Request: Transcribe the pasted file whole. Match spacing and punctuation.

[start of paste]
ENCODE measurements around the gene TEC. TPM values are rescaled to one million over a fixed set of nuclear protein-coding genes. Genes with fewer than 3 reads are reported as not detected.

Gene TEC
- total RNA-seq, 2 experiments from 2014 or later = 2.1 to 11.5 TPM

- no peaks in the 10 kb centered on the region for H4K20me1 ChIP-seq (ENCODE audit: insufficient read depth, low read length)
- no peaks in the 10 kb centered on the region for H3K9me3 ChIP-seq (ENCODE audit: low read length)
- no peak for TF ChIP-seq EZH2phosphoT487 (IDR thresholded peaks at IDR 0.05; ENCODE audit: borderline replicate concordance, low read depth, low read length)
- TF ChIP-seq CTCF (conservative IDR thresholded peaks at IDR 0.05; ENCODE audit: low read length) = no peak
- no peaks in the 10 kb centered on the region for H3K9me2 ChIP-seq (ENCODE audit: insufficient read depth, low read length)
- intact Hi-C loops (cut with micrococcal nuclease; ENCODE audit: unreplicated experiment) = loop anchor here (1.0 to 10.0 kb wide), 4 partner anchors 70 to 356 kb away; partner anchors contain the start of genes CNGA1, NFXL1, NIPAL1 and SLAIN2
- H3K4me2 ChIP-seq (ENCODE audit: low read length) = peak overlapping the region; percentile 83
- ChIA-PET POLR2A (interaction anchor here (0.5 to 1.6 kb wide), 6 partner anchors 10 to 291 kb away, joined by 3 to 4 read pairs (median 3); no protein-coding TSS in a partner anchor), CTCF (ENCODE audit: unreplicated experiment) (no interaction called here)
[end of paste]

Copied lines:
ENCODE measurements around the gene TEC. TPM values are rescaled to one million over a fixed set of nuclear protein-coding genes. Genes with fewer than 3 reads are reported as not detected.

Gene TEC
- total RNA-seq, 2 experiments from 2014 or later = 2.1 to 11.5 TPM

- no peaks in the 10 kb centered on the region for H4K20me1 ChIP-seq (ENCODE audit: insufficient read depth, low read length)
- no peaks in the 10 kb centered on the region for H3K9me3 ChIP-seq (ENCODE audit: low read length)
- no peak for TF ChIP-seq EZH2phosphoT487 (IDR thresholded peaks at IDR 0.05; ENCODE audit: borderline replicate concordance, low read depth, low read length)
- TF ChIP-seq CTCF (conservative IDR thresholded peaks at IDR 0.05; ENCODE audit: low read length) = no peak
- no peaks in the 10 kb centered on the region for H3K9me2 ChIP-seq (ENCODE audit: insufficient read depth, low read length)
- intact Hi-C loops (cut with micrococcal nuclease; ENCODE audit: unreplicated experiment) = loop anchor here (1.0 to 10.0 kb wide), 4 partner anchors 70 to 356 kb away; partner anchors contain the start of genes CNGA1, NFXL1, NIPAL1 and SLAIN2
- H3K4me2 ChIP-seq (ENCODE audit: low read length) = peak overlapping the region; percentile 83
- ChIA-PET POLR2A (interaction anchor here (0.5 to 1.6 kb wide), 6 partner anchors 10 to 291 kb away, joined by 3 to 4 read pairs (median 3); no protein-coding TSS in a partner anchor), CTCF (ENCODE audit: unreplicated experiment) (no interaction called here)